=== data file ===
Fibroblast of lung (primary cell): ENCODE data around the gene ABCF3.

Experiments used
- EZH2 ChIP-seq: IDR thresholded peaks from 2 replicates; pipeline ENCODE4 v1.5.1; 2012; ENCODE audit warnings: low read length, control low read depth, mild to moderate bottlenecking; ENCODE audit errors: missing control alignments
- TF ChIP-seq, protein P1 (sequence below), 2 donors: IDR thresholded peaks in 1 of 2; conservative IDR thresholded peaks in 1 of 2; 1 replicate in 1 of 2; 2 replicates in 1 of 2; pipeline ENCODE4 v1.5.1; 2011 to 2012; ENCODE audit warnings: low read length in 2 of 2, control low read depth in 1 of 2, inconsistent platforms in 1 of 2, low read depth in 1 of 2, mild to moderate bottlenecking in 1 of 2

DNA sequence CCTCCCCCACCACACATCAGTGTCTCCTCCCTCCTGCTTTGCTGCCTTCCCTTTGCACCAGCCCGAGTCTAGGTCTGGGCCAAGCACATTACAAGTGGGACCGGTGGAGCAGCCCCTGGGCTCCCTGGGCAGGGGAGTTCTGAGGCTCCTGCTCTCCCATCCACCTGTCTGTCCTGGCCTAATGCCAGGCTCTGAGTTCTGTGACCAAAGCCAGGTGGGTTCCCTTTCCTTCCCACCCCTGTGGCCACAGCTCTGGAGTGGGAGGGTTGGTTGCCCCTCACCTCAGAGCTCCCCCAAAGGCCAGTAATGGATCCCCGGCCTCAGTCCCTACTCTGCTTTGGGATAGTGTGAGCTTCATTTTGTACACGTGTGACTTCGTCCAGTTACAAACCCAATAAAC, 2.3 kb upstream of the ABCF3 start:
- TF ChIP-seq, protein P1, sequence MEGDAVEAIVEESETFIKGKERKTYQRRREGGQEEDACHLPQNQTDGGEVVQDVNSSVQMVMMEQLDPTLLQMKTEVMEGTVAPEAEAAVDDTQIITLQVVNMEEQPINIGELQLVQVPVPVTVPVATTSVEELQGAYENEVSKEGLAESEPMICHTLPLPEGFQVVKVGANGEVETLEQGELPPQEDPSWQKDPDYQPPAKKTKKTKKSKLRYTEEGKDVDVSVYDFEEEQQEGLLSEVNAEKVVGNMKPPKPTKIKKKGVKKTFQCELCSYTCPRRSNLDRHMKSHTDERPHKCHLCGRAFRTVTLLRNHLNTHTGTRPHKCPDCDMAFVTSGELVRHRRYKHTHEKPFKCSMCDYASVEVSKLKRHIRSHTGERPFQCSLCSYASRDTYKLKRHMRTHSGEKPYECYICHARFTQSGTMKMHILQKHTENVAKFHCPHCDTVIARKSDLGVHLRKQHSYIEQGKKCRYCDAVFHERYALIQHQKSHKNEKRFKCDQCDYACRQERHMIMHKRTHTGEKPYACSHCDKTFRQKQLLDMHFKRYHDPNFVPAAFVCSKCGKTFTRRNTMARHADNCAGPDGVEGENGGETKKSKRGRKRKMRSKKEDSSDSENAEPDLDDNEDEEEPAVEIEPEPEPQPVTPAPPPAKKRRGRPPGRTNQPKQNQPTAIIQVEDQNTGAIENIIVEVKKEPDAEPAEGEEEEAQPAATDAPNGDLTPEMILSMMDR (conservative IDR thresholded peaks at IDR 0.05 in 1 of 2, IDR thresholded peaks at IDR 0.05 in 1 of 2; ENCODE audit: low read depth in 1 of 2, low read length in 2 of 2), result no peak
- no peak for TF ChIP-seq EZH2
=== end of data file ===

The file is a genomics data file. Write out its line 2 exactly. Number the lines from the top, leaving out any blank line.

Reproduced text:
Experiments used